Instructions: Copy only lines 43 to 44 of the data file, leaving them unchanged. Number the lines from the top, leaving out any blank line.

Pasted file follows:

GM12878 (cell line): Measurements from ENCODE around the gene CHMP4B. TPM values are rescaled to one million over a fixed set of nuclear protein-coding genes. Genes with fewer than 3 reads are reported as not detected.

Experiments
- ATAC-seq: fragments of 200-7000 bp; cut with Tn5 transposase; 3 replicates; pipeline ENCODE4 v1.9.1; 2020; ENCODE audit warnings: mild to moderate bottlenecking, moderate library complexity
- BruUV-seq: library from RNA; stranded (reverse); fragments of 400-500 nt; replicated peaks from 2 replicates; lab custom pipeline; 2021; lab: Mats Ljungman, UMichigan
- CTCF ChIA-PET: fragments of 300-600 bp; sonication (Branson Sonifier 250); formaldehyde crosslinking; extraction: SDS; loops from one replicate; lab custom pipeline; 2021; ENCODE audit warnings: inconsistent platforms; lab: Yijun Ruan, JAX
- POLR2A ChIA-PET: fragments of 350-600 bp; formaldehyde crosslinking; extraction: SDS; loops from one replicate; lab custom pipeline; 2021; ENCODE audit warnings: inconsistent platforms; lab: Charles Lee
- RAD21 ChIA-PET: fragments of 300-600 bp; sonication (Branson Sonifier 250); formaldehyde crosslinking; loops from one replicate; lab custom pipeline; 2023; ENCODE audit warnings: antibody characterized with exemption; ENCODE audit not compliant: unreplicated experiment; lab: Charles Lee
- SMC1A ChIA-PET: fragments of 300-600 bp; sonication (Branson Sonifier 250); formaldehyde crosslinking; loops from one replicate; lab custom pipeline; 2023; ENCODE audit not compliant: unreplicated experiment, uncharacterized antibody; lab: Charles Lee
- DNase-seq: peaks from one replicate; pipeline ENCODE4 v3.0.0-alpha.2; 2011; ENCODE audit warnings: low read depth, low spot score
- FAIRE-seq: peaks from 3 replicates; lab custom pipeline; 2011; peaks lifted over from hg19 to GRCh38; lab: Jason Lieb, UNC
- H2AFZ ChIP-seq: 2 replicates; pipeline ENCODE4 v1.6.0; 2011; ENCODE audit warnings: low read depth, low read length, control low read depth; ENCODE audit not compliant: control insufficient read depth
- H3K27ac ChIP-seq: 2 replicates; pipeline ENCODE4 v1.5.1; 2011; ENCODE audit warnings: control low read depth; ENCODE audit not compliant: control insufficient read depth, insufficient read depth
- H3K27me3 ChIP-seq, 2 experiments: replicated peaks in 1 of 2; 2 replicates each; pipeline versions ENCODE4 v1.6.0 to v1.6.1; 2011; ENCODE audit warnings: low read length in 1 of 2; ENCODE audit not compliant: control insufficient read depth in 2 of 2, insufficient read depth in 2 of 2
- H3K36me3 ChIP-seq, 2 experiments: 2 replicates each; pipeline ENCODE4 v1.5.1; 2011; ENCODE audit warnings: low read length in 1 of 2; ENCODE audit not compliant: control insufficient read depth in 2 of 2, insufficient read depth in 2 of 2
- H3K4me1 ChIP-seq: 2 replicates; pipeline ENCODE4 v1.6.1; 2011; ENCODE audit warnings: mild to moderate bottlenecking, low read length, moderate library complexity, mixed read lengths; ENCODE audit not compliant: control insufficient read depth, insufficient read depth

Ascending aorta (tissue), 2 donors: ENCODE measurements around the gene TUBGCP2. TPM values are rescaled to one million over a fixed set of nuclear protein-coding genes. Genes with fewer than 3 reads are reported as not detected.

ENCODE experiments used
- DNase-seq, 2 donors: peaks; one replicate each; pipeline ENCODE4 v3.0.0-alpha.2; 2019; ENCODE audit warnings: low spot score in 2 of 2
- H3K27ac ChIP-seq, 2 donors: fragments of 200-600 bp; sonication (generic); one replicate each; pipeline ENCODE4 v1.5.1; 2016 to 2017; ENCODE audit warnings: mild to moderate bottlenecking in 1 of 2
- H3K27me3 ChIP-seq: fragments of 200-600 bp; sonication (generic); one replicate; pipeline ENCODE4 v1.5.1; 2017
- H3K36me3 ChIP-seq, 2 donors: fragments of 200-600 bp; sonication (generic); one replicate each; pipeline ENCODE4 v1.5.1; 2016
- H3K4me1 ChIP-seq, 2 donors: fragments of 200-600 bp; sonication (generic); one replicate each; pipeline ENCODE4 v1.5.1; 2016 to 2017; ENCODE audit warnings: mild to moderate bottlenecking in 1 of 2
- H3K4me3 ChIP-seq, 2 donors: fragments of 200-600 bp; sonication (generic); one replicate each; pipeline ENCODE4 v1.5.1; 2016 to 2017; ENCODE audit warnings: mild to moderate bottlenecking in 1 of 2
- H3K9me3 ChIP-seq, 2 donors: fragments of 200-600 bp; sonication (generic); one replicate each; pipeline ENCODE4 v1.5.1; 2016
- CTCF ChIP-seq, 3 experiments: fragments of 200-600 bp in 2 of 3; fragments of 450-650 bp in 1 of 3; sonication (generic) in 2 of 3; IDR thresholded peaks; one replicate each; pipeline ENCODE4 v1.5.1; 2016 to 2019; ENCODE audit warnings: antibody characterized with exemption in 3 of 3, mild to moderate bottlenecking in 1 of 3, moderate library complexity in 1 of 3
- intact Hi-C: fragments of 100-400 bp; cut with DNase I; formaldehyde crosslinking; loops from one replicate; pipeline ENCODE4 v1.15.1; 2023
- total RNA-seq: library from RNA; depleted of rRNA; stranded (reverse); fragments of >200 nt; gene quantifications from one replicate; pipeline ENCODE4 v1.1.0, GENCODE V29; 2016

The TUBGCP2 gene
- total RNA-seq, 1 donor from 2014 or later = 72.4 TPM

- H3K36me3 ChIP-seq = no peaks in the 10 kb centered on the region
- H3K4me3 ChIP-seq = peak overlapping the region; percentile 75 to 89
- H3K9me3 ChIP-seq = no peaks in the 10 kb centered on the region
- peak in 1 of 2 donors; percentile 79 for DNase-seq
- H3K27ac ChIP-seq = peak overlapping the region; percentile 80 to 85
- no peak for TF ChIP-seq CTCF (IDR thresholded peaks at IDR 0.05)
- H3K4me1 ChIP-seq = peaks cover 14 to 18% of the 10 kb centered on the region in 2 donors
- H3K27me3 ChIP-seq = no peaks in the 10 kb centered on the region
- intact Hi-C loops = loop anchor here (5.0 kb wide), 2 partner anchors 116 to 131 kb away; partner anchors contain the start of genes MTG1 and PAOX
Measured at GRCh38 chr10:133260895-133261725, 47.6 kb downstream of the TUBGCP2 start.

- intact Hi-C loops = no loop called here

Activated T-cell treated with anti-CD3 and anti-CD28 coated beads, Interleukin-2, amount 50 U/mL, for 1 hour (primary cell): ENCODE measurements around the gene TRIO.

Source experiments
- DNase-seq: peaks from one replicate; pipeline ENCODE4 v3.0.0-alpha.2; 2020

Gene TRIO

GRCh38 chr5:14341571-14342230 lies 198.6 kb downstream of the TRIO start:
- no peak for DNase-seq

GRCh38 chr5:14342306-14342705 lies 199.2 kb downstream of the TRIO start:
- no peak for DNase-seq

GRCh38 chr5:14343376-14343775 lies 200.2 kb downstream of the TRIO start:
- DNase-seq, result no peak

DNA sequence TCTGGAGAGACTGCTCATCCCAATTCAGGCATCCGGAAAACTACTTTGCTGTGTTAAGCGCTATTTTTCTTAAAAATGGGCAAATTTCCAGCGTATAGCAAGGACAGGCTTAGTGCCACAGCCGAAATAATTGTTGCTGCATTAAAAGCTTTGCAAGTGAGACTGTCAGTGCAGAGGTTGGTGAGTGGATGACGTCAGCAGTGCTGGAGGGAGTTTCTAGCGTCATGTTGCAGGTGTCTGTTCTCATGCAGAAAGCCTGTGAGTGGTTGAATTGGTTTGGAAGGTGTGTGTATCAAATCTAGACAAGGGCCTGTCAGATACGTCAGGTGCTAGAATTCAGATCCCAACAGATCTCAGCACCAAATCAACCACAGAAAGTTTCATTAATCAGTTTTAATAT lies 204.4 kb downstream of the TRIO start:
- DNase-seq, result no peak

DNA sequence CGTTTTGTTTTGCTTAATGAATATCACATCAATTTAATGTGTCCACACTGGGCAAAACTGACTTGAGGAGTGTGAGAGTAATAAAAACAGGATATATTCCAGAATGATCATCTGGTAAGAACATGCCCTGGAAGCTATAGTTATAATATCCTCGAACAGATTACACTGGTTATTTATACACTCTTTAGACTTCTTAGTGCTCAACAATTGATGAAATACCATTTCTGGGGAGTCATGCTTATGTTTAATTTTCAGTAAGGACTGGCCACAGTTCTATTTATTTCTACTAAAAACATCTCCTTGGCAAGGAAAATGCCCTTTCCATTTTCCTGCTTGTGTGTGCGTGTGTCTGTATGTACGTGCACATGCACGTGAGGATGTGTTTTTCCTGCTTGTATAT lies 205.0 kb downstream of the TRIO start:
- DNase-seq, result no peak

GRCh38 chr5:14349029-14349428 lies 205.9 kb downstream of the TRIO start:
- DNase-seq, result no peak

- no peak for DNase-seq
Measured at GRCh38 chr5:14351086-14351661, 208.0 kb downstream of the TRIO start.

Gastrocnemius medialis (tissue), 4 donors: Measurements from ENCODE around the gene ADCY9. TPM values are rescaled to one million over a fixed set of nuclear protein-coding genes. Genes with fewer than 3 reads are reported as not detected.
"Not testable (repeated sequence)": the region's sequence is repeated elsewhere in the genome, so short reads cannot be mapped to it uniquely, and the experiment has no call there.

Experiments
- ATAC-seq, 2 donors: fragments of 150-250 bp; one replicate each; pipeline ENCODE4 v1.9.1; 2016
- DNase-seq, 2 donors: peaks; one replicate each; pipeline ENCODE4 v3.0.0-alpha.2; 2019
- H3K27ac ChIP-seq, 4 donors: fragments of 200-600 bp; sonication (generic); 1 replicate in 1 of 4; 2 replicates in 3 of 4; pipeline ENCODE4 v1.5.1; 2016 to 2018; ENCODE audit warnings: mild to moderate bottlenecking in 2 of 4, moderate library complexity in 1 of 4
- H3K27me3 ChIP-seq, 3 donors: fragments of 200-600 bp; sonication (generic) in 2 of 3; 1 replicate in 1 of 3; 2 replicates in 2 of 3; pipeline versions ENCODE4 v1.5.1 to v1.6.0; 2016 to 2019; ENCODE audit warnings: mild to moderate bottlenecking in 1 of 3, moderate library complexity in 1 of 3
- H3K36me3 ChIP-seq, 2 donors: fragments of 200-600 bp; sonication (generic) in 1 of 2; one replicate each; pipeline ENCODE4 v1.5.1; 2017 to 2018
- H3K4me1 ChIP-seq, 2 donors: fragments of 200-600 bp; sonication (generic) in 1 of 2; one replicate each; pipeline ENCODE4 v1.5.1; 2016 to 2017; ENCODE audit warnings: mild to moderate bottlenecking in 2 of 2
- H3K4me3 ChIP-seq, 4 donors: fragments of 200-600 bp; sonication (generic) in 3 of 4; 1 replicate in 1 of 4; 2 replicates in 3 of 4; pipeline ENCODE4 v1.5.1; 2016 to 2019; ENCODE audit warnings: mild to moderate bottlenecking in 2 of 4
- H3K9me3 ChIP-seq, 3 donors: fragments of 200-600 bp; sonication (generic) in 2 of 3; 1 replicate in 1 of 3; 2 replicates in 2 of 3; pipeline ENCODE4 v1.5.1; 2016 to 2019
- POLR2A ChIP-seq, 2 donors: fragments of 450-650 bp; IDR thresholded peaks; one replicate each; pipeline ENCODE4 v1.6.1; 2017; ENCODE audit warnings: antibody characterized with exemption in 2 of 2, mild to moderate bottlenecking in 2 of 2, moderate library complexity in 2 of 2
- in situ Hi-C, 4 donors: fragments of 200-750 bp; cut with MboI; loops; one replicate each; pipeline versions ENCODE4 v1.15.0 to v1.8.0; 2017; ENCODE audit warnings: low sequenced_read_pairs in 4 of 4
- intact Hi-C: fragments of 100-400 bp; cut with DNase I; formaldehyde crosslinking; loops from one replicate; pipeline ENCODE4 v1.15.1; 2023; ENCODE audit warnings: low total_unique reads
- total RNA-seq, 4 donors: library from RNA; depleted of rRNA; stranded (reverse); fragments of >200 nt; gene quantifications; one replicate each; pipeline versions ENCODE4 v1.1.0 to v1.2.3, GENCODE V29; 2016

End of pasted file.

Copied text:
- DNase-seq: peaks from one replicate; pipeline ENCODE4 v3.0.0-alpha.2; 2020

Gene TRIO